The way we all use our phones differs from user to user. For example some of us like to constantly kill off all running apps every hour, some of us like to keep Bluetooth enabled, and the way we type things and send messages will also differ from user to user. Well thanks to a recently published patent from Apple, it seems that they are exploring the idea of using a user’s behavior to enhance the device’s security.
Like we said earlier, different users use their phones differently, and based on that, Apple’s patent describes a system in which the phone will be able to detect when someone else who is not the owner is using the device. From there, the phone will either prompt the user to enter a password to identify themselves, or request for a Touch ID scan to ensure it is the owner using their phone.
The phone will also be able to send a notification to a third-party service who will then be able to alert the original owner that their phone might have been compromised. This can come in handy in the event that a phone is stolen and the user has not bothered with a security code or enabled Touch ID.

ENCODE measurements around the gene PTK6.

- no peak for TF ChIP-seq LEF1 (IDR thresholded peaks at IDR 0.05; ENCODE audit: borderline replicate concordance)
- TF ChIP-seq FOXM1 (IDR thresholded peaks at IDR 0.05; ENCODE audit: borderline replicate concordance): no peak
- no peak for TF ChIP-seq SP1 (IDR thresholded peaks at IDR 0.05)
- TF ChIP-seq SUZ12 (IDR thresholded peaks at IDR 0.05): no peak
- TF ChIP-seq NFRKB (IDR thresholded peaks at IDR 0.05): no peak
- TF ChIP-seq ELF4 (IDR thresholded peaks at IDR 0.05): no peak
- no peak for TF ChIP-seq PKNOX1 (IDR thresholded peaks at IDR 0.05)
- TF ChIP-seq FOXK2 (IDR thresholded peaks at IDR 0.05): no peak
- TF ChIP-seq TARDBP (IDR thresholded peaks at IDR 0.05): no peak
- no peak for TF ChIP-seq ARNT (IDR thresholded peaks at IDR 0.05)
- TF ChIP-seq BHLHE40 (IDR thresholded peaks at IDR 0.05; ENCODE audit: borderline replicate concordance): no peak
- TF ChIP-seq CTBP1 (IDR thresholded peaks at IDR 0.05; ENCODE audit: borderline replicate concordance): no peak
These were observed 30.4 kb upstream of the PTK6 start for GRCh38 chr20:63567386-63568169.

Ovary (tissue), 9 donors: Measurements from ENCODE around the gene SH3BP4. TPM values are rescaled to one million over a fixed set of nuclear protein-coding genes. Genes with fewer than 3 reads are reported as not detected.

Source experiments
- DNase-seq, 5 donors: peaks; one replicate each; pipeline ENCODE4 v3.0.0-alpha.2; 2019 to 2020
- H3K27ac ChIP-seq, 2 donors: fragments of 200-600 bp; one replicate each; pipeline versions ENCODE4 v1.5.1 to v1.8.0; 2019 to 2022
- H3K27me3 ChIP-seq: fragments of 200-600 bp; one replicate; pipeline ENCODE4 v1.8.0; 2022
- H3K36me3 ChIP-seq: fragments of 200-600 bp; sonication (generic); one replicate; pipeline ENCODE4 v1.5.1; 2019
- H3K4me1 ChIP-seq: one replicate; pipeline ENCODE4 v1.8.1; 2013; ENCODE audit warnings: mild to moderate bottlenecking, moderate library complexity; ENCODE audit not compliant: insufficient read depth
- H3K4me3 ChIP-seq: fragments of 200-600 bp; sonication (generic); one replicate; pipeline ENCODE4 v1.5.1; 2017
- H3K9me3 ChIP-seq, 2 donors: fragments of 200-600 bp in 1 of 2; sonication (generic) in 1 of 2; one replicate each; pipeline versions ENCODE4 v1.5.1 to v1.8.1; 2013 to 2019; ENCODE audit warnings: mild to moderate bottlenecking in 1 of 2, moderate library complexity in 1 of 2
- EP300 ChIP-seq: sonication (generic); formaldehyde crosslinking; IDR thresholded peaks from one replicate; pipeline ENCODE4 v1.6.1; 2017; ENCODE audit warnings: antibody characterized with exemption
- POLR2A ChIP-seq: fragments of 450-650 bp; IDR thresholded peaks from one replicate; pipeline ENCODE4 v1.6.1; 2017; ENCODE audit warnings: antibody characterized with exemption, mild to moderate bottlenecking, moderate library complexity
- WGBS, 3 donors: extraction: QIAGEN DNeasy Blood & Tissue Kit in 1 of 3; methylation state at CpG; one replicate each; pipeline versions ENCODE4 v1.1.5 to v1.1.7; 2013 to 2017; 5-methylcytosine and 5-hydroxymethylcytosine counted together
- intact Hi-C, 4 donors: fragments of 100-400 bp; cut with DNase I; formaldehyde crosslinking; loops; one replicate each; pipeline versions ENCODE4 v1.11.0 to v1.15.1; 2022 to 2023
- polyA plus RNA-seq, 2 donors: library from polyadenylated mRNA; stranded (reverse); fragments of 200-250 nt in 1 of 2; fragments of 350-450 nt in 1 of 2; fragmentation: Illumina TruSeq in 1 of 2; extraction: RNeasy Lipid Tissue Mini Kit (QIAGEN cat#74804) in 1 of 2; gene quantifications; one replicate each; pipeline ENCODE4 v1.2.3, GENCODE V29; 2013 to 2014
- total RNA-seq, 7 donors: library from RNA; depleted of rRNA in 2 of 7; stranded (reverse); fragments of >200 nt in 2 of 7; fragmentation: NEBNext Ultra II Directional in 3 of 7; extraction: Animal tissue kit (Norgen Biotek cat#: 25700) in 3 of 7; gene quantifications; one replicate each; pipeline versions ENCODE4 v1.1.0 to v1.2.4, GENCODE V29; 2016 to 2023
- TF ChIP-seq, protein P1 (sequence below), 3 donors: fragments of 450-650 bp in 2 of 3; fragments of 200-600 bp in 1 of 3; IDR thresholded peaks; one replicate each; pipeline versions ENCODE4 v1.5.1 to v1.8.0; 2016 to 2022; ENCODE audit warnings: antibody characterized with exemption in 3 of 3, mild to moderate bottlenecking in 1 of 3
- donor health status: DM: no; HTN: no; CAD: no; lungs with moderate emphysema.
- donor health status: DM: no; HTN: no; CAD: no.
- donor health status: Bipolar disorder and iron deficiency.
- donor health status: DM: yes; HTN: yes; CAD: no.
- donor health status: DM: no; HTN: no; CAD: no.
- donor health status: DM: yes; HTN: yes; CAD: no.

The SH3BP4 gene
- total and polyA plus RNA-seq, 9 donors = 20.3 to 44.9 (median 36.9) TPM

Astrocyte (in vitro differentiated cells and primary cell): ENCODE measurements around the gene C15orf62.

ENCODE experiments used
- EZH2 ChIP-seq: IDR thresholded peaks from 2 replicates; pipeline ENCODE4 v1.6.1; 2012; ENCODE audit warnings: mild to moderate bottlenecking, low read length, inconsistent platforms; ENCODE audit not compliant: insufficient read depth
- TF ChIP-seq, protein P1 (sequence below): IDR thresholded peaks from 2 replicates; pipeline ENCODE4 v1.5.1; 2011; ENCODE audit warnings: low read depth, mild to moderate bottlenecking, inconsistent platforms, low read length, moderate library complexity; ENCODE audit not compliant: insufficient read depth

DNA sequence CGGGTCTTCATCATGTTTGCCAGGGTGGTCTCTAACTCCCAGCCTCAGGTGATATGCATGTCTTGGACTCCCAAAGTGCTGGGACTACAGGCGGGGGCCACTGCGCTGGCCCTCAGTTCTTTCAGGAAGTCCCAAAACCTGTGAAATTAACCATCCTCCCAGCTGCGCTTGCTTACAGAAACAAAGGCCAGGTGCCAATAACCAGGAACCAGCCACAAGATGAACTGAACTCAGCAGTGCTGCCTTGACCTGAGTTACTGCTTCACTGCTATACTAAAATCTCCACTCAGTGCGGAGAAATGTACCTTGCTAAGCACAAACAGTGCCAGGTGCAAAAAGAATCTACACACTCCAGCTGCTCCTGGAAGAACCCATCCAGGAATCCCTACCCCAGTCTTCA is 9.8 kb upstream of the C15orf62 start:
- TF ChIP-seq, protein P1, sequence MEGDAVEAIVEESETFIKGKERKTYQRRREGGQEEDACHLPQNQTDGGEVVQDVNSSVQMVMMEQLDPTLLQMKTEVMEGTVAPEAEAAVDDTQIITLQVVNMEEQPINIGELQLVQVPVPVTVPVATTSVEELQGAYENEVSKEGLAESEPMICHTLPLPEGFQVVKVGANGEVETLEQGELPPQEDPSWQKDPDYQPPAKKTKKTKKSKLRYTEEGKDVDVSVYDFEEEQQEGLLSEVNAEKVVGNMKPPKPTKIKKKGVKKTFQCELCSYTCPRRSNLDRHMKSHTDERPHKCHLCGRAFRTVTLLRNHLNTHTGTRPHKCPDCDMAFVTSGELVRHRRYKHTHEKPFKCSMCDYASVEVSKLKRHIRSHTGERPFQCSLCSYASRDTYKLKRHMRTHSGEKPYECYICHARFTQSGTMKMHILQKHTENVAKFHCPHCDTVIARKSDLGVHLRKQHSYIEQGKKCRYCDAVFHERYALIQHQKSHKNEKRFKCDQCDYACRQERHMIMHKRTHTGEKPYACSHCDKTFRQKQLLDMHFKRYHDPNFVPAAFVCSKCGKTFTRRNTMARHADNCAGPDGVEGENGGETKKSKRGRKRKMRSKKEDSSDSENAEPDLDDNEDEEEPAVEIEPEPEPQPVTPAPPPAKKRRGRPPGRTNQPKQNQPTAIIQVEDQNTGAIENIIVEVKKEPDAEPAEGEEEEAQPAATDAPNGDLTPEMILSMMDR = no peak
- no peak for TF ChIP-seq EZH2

It can also alert users to possible spying on their device, such as when they leave their phones unattended and someone else is snooping around their handset for possible sensitive information for work or personal reasons. Apple has made great strides in protecting their devices through features such as Touch ID and Activation Lock, with the latter feature being praised by the government and has also led to a decrease in iPhone theft.
There’s no way of telling if and when Apple plans on implementing this feature into future iOS devices, but what do you guys think? Will it be good enough to deter thieves and busy bodies from snooping around on your device?
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